PRESSURE is mounting within Zanu PF and the country for President Robert Mugabe (91) — now ailing and frail — to quit before the end of his current tenure in 2018 due to explosive succession and economic problems, amid agitation within inner circles that he should leave anytime starting January next year.
Talk of Mugabe stepping down, mainly within Vice-President Emmerson Mnangagwa’s Zanu PF faction, has been going on for several months, but there has been an upsurge of pressure and stirrings of tensions in recent months with most officials indicating Mugabe is likely to have a reduced role or quit after completing his term as African Union (AU) chairperson in January.
Expectations of Mugabe’s departure come at a time when Mnangagwa is increasingly overseeing the day-to-day running of government, while efforts are being stepped up to erase former vice-president Joice Mujuru’s footprints within the system. Mujuru’s moves to form a new party to challenge Mugabe if he stays until 2018, have also rattled and put pressure on him as shown by his anxious remarks this week.
Mnangagwa, who is also Justice minister and Zanu PF chairman on a rotational basis, last week consolidated his grip on power after Mugabe’s cabinet reshuffle which brought on board over 10 of his loyalists into government as ministers and deputy ministers.
Yesterday Mnangagwa further consolidated his hold by getting his close ally, journalist-turned politician, Makhosini Hlongwane, appointed Minister Without Portfolio last week, to become the new Sports minister.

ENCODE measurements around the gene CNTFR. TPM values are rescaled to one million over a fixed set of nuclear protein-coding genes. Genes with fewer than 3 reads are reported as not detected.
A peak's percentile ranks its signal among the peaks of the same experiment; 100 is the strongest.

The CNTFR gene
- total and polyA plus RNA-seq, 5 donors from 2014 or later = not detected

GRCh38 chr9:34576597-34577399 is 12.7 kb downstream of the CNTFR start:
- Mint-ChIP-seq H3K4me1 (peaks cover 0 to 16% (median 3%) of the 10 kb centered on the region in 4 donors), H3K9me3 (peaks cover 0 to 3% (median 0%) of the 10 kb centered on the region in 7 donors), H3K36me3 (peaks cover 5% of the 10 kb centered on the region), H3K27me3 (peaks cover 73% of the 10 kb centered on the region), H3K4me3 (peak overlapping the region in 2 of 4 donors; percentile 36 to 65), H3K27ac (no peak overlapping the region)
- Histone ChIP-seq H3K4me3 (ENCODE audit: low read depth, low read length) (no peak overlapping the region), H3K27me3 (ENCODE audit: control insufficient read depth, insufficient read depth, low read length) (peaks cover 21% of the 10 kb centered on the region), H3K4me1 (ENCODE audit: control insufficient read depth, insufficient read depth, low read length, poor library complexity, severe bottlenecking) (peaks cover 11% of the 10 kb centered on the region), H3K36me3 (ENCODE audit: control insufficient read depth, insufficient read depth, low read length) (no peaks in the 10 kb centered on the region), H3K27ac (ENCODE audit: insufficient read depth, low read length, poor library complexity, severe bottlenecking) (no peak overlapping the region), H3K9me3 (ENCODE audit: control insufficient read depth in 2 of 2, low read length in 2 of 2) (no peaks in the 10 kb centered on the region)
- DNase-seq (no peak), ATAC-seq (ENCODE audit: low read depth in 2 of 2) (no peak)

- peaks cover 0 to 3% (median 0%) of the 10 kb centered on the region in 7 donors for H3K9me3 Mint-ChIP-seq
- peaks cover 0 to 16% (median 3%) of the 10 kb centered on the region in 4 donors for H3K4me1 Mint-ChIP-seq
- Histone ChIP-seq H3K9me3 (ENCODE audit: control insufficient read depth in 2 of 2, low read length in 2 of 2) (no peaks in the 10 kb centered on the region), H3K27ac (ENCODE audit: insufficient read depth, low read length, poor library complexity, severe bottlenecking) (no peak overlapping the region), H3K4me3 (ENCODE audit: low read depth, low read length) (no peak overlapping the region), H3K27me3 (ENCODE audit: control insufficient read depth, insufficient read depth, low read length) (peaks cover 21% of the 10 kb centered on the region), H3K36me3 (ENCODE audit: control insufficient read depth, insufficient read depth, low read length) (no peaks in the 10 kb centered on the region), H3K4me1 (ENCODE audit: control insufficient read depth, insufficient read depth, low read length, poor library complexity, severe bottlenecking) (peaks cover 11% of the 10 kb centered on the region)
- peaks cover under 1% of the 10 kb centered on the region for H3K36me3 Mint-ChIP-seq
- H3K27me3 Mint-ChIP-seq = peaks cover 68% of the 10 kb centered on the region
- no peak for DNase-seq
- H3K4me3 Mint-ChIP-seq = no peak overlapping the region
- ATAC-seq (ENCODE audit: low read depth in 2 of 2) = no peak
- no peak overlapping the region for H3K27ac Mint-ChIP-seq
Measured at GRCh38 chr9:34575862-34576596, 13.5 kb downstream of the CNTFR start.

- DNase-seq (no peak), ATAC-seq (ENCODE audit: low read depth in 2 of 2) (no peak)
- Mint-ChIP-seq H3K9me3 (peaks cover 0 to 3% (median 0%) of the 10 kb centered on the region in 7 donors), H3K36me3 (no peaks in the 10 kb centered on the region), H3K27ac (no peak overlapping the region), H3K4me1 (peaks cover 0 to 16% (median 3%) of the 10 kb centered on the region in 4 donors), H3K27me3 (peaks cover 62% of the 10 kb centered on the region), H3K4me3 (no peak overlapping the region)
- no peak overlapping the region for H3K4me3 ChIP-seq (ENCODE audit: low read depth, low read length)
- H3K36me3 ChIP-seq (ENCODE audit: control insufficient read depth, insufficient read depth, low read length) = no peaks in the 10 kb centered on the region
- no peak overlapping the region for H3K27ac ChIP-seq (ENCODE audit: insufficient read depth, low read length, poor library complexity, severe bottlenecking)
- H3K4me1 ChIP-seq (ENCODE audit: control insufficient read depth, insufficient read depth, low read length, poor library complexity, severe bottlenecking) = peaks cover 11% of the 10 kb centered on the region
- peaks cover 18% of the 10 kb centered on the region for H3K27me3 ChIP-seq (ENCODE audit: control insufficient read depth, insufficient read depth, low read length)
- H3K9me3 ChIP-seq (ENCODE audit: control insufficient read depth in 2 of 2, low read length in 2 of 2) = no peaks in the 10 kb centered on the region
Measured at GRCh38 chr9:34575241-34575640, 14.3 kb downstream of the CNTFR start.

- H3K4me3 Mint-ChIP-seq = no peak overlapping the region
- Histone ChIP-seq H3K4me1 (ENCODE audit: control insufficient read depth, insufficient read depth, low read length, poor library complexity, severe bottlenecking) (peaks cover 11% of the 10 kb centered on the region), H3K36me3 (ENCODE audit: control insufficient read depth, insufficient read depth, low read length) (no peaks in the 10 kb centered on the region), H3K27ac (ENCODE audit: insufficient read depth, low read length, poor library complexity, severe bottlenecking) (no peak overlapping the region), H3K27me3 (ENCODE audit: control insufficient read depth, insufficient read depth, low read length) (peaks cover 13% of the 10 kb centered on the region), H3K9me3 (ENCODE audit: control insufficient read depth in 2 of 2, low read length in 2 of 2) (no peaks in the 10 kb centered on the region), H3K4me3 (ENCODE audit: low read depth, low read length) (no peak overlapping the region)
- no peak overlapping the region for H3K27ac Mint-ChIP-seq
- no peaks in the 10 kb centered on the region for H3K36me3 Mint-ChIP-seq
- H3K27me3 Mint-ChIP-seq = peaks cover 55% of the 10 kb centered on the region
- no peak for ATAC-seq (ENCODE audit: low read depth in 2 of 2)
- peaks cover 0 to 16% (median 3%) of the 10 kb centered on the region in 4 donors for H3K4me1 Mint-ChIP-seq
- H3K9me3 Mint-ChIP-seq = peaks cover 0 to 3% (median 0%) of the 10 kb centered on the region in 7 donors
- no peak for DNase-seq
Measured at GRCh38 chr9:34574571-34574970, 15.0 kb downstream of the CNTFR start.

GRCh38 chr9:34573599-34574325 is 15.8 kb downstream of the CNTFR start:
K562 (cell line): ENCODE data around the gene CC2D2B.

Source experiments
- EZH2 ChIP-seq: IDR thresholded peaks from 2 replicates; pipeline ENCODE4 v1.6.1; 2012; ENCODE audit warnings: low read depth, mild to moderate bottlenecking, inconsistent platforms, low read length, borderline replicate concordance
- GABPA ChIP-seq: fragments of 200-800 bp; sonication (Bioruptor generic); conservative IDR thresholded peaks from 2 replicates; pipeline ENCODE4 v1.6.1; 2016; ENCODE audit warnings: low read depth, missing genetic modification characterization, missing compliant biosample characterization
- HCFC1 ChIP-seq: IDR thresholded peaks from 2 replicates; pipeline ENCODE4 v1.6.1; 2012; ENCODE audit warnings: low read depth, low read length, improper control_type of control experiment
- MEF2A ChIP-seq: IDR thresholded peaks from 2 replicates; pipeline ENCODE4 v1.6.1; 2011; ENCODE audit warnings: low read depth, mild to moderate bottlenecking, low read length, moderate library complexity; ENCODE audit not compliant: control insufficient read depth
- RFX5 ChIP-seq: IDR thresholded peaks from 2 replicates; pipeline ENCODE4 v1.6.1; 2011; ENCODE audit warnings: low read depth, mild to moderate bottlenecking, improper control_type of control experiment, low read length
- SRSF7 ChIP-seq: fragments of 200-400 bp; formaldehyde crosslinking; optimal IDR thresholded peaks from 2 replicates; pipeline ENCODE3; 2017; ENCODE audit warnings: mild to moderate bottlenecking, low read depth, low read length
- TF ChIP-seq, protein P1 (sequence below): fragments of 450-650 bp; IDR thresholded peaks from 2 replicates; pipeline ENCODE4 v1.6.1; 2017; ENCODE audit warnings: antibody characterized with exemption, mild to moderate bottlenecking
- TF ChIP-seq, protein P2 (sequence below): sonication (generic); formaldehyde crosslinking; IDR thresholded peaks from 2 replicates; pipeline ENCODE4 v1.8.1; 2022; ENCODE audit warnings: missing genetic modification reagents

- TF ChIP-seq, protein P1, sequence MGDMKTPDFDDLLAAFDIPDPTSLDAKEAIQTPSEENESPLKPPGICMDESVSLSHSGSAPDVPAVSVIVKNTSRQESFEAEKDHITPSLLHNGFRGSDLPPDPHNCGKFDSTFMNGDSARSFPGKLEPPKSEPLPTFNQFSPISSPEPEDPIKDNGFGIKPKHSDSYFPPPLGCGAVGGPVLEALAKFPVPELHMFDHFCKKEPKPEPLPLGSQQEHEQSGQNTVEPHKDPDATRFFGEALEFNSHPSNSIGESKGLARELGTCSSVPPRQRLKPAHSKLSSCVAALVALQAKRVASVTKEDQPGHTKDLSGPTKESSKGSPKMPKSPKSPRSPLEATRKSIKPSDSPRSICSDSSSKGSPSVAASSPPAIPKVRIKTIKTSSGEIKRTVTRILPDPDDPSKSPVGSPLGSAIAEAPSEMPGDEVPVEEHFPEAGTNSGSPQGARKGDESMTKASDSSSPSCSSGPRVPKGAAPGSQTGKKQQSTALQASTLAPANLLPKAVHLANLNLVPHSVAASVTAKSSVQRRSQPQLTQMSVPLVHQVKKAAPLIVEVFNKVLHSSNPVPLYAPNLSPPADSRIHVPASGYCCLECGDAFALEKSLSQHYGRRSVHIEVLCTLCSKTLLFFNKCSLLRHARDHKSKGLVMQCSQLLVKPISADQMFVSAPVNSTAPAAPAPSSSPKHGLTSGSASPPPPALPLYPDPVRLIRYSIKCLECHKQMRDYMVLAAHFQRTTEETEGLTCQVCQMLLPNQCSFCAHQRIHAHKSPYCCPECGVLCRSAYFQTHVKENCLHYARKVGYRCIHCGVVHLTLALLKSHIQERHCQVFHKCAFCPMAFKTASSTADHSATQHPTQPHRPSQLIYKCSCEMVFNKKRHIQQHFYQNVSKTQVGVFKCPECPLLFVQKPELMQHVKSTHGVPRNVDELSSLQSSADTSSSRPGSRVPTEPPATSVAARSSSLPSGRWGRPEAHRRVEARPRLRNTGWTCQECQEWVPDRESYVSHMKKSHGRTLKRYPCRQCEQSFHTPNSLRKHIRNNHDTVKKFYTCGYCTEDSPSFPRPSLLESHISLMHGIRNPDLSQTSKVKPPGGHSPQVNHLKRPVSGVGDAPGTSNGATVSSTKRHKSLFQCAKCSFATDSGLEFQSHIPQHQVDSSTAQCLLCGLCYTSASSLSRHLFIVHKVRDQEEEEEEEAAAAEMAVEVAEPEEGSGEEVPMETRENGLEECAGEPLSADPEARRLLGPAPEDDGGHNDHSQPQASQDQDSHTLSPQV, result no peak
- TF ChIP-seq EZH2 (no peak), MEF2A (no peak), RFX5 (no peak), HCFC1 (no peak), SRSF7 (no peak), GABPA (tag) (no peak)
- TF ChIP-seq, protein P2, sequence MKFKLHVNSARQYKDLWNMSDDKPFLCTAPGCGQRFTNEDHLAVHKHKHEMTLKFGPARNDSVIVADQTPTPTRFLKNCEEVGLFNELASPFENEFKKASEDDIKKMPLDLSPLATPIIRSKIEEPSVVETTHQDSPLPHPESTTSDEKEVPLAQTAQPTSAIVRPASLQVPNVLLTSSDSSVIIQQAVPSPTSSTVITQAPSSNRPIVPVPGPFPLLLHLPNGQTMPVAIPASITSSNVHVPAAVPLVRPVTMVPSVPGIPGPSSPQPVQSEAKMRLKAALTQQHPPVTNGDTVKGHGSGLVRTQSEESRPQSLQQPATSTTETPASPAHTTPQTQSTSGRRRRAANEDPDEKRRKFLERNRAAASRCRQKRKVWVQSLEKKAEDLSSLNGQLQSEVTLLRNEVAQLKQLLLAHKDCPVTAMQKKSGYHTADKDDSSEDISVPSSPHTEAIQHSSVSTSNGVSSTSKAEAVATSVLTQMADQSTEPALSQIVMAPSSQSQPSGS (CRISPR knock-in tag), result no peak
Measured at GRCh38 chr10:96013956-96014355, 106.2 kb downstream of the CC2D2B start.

A senior official close to Mnangagwa told the Zimbabwe Independent this week: “We have been told that he (Mugabe) is leaving after his Sadc and AU mandates. Since he completed his Sadc tenure last month and is finishing the AU one in January, our understanding is that he will leave anytime after that.”
However, Presidential spokesman George Charamba yesterday hinted Mugabe is there to stay. “What is the link between the AU and the Zimbabwean presidency? They will meet him in 2018,” he said.
But another official said in the aftermath of Mugabe’s monumental political blunder of reading a wrong speech in parliament on Tuesday, which further showed his dotage; it would not be surprising if he were to go before 2018.
“This has always been said throughout this year. Remember it started ahead of his birthday in February that he might go after that and it was also said around Independence Day, and now in connection with Sadc and the AU,” an official — widely seen as Mnangagwa’s chief-of-staff within his faction, said.
“So now we hear he is going in January next year or any time before 2018, but nobody knows whether this is true or not. However, it’s being said a lot among us and so we have to wait and see. Anything can happen.”